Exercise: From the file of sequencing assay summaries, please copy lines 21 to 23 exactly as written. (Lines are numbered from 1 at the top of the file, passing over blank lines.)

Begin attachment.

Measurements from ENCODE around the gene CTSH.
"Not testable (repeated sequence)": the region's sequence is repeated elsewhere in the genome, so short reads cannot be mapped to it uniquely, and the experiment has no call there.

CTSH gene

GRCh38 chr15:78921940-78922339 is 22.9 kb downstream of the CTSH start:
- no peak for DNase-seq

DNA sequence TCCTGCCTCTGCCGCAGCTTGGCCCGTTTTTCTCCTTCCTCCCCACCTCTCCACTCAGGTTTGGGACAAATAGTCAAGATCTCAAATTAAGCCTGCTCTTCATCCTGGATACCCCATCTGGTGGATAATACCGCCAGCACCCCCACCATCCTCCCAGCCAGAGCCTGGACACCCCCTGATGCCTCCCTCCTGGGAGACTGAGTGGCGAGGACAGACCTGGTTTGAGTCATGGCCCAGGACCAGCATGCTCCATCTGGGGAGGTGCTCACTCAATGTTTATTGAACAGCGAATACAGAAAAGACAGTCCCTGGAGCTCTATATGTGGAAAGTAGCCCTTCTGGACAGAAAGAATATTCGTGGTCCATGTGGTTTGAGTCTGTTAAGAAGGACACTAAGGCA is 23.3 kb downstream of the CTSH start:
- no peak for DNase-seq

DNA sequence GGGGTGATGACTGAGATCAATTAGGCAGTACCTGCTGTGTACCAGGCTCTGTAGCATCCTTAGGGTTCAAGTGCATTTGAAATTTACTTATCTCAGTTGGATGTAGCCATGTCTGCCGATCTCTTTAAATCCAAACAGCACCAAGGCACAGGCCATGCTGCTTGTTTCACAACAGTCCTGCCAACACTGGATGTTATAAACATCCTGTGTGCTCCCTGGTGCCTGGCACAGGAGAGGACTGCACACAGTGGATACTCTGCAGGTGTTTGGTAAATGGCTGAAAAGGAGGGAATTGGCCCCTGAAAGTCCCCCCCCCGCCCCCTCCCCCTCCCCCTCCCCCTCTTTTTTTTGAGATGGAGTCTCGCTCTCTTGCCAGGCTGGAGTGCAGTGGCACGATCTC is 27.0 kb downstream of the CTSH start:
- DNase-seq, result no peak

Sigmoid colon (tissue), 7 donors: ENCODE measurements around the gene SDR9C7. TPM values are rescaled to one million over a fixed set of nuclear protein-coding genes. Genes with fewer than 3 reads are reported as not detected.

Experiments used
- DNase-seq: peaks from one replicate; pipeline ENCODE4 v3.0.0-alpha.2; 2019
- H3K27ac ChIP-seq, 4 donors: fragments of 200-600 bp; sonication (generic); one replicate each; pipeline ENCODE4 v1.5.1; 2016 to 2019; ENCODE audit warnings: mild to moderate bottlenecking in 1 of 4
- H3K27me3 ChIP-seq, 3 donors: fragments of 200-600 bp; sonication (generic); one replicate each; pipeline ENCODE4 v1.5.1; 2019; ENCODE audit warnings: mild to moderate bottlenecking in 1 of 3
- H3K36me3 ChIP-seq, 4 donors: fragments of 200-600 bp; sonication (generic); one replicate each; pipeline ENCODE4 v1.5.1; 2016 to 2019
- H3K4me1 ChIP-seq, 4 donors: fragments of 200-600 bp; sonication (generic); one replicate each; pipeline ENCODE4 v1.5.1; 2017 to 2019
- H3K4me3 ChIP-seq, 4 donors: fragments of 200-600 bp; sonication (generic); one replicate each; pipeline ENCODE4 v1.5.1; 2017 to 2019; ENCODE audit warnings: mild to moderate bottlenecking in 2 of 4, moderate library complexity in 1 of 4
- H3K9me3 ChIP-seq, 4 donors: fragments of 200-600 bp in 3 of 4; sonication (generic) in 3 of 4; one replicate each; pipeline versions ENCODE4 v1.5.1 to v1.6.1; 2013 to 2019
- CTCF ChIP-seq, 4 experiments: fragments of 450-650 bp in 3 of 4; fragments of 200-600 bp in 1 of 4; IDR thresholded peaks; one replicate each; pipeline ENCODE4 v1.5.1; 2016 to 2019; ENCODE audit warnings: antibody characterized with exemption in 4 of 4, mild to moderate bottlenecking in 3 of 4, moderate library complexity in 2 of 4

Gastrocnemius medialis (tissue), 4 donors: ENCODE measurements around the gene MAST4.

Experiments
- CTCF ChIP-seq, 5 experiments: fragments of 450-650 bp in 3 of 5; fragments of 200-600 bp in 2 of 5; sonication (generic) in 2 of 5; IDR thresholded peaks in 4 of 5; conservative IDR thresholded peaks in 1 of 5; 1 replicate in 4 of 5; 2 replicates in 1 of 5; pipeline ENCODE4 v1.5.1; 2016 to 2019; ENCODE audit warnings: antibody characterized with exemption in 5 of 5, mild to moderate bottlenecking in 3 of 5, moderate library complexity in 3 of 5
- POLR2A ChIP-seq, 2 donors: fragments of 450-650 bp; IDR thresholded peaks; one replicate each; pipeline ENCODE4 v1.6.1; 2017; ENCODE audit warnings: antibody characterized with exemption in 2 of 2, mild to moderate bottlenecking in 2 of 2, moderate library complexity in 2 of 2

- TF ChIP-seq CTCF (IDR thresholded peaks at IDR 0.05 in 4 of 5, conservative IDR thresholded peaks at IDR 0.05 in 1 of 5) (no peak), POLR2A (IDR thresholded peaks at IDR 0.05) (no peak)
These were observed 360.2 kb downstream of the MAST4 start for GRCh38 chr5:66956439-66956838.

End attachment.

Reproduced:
Experiments
- CTCF ChIP-seq, 5 experiments: fragments of 450-650 bp in 3 of 5; fragments of 200-600 bp in 2 of 5; sonication (generic) in 2 of 5; IDR thresholded peaks in 4 of 5; conservative IDR thresholded peaks in 1 of 5; 1 replicate in 4 of 5; 2 replicates in 1 of 5; pipeline ENCODE4 v1.5.1; 2016 to 2019; ENCODE audit warnings: antibody characterized with exemption in 5 of 5, mild to moderate bottlenecking in 3 of 5, moderate library complexity in 3 of 5
- POLR2A ChIP-seq, 2 donors: fragments of 450-650 bp; IDR thresholded peaks; one replicate each; pipeline ENCODE4 v1.6.1; 2017; ENCODE audit warnings: antibody characterized with exemption in 2 of 2, mild to moderate bottlenecking in 2 of 2, moderate library complexity in 2 of 2